States Act to Counter Rx Drug Sales Reps
Faced with drug cost increases of 15% to 20% in their Medicaid programs, states such as Alabama, Arkansas, Florida, Maine, Michigan and Oregon have begun sending pharmacists to "urge doctors to write fewer prescriptions and to switch to cheaper drugs, such as generics," the Wall Street Journal reports. Mississippi and Washington plan to start their own efforts soon. The move is aimed to counter pharmaceutical companies' practice of "detailing," in which an "army of sales representatives" visits doctors' offices to deliver free samples and other "freebies" to encourage doctors to prescribe a particular brand. Last year, drug companies spent $4.8 billion on detailing in the United States, an increase of 11% over the previous year, and sales reps made 61.4 million visits to doctors. In contrast, "counter-detailers" in Florida made 740 visits to doctors between October and June of this year. The Journal profiles pharmacist Ileana Soto, who visited 88 Florida doctors who "tended to prescribe" Vioxx and Celebrex, costly anti-inflammatory drugs, instead of cheaper generics. During her visits, Soto explained that ibuprofen or naproxen could be "just as effective" and less expensive than the brand-name drugs. By January, doctors were writing fewer prescriptions for Celebrex and Vioxx, a move expected to save Florida's Medicaid program $196,000 per year. Soto now is working on other drug classes, "with similar results."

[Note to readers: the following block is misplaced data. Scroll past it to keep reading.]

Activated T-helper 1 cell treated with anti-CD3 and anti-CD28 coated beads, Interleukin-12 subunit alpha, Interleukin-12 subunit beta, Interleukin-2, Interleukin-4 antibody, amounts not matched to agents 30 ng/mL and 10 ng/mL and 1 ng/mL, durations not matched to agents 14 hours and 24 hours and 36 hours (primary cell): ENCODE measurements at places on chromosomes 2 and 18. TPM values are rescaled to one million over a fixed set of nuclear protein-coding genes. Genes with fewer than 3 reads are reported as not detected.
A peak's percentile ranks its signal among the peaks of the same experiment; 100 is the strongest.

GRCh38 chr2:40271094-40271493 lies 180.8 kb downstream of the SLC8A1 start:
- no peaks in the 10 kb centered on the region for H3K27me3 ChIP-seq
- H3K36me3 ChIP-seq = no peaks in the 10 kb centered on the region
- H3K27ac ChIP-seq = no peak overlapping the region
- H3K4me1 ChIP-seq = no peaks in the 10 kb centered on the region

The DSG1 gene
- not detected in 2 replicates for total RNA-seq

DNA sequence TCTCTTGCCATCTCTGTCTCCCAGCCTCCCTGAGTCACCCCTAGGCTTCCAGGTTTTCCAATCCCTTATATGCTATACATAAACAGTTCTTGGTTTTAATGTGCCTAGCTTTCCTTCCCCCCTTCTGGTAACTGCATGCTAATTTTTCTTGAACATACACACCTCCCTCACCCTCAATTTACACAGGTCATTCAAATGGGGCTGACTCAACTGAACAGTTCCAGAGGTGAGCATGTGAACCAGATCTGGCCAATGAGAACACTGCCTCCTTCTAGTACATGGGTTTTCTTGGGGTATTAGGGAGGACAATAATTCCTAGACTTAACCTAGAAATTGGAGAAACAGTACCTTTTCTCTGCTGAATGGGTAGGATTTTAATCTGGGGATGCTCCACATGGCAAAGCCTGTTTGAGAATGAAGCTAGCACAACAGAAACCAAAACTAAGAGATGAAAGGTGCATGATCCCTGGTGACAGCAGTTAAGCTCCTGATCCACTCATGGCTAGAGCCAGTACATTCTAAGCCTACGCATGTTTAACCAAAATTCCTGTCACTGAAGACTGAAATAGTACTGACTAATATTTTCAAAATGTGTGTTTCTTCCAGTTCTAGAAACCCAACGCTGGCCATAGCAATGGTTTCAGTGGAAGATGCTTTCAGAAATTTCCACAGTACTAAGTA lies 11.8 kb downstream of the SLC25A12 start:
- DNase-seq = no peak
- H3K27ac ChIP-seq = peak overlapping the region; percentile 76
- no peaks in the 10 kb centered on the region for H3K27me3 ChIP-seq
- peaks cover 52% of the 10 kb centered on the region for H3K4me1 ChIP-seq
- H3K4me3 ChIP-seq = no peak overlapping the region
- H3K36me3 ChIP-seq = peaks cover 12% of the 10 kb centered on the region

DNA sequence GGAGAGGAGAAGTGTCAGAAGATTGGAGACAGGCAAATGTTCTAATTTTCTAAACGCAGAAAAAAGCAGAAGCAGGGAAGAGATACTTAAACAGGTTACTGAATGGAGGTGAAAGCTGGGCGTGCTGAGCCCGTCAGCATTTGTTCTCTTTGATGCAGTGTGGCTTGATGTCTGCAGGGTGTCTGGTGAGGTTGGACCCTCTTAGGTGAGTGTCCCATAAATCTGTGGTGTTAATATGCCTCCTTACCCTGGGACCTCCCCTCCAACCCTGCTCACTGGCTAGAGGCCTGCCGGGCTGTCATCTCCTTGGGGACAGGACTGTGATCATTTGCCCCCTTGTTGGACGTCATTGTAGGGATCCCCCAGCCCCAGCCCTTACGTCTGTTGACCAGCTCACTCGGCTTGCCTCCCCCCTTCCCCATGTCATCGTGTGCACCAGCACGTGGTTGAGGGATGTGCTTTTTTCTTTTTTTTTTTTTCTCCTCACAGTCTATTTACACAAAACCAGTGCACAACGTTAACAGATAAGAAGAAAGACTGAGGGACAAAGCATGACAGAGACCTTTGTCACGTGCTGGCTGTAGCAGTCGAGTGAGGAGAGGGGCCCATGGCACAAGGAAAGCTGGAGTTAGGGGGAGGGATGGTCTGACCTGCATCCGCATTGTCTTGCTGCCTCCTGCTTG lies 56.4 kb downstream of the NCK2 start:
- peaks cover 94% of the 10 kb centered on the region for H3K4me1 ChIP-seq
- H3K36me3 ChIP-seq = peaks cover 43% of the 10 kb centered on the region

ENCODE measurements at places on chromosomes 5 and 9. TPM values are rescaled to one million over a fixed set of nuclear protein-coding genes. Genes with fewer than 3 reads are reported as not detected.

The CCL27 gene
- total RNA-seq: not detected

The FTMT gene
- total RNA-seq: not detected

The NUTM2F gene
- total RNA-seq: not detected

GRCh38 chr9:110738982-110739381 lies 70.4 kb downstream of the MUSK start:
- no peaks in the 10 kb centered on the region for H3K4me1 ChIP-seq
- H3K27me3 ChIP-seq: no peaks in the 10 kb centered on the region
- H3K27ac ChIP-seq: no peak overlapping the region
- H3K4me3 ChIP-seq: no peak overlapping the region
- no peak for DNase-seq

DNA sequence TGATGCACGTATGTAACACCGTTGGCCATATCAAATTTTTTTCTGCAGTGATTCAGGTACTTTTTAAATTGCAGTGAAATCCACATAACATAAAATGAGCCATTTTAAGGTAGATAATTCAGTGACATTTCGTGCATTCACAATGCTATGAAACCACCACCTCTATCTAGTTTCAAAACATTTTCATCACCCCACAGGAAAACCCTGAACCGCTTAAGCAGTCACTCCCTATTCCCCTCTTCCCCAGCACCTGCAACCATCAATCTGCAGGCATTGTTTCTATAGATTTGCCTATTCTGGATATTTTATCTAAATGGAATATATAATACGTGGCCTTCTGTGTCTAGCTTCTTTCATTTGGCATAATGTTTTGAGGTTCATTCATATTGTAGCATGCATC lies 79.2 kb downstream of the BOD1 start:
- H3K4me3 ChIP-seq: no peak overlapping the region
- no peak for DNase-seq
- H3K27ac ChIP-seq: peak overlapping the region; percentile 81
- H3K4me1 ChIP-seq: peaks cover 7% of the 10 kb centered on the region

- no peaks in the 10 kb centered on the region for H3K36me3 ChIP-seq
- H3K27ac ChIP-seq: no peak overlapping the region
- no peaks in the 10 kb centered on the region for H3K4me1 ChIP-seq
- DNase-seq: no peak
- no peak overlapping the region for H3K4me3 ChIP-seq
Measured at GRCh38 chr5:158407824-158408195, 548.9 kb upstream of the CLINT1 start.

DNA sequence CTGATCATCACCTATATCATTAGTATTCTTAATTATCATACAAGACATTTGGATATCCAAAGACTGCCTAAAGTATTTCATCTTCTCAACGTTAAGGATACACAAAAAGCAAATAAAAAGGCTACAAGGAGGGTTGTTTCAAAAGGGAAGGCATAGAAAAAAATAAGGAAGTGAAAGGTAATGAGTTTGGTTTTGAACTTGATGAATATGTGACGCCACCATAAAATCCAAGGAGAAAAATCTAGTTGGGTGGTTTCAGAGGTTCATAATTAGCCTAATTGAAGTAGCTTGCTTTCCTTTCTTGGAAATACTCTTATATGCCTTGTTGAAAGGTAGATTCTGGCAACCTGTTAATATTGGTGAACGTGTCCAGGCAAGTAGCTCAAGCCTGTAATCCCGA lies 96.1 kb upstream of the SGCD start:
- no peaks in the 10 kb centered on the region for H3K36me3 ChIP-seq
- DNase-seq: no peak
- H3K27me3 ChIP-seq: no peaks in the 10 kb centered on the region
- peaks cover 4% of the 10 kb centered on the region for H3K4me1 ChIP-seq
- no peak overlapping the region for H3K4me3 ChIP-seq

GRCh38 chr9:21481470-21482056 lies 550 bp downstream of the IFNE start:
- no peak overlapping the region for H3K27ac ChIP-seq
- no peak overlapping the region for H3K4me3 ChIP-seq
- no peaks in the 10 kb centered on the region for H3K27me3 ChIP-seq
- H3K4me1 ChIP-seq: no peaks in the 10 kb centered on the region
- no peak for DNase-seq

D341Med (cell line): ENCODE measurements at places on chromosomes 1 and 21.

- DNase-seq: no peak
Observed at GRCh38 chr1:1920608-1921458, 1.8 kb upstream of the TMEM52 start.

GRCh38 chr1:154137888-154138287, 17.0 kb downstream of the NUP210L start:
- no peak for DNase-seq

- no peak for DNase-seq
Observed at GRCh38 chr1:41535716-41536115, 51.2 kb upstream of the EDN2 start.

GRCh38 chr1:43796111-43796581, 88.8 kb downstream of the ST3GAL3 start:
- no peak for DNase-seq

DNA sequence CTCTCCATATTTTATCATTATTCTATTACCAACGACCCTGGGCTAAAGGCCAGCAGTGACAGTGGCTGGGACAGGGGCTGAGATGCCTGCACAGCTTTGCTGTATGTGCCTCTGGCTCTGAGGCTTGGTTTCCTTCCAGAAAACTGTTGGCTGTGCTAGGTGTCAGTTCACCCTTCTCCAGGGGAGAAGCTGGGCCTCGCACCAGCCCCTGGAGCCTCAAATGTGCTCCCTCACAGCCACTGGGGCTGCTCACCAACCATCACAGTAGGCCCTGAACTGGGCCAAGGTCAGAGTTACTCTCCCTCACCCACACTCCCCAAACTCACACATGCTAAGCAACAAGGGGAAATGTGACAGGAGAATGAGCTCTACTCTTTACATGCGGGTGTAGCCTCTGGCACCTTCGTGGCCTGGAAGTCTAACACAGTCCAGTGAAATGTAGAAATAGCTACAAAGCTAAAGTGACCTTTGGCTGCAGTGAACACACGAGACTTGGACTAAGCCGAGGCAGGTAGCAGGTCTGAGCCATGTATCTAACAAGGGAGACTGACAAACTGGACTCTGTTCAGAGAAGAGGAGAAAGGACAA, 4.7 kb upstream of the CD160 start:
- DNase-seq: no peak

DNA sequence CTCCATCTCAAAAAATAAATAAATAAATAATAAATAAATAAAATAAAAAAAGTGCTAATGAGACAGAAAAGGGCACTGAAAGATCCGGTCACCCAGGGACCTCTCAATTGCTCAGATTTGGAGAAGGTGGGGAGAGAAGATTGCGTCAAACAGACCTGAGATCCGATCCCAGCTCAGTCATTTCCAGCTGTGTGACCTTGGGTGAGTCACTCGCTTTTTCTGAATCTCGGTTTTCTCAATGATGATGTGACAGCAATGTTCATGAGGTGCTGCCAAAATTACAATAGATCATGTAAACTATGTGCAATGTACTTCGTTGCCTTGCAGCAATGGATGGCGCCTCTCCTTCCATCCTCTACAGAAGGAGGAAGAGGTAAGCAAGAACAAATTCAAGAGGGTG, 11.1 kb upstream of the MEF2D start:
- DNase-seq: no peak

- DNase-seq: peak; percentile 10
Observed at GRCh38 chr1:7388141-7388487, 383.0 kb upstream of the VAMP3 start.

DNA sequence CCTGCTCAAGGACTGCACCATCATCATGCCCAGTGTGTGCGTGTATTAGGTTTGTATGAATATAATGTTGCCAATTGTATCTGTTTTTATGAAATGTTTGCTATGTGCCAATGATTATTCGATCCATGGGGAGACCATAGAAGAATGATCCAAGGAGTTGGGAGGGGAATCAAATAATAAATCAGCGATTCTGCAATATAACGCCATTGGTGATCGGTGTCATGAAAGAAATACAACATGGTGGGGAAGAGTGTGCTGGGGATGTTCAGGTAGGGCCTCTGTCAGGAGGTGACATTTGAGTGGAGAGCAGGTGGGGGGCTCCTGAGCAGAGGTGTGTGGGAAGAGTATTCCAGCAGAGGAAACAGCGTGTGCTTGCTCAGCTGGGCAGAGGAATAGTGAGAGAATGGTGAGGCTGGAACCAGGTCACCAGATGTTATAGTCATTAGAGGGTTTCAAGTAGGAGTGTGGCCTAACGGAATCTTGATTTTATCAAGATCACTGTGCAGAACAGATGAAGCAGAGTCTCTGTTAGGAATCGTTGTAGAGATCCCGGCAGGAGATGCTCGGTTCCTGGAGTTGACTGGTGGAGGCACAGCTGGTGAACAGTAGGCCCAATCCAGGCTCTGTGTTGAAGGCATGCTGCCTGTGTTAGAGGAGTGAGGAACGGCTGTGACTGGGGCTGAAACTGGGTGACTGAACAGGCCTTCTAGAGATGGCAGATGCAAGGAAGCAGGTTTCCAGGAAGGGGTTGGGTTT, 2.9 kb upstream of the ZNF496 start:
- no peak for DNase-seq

Pharmaceutical Research and Manufacturers of America spokesperson Jeff Trewhitt said that the drug industry does not object to counter-detailing, adding, "They have the same First Amendment right to educate physicians that we have." Detailers and counter-detailers often compete with each other for doctors' time, but doctors "are often more willing to talk to pharmacists" instead of sales representatives, Soto says. One market research firm found that doctors give counter-detailers an average of 13 minutes to "make their case," compared with 90 seconds to five minutes for sales reps. A number of claims-data-management firms have sprouted up to help states, insurers, employers and other entities that want to control health costs. For example, Florida pays ACS State Health Care LLC of Atlanta $11.7 million per year for services such as scanning prescription records to identify physicians who "rely heavily on" brand-name drugs (Gold, Wall Street Journal, 8/22).This is part of the California Healthline Daily Edition, a summary of health policy coverage from major news organizations. Sign up for an email subscription.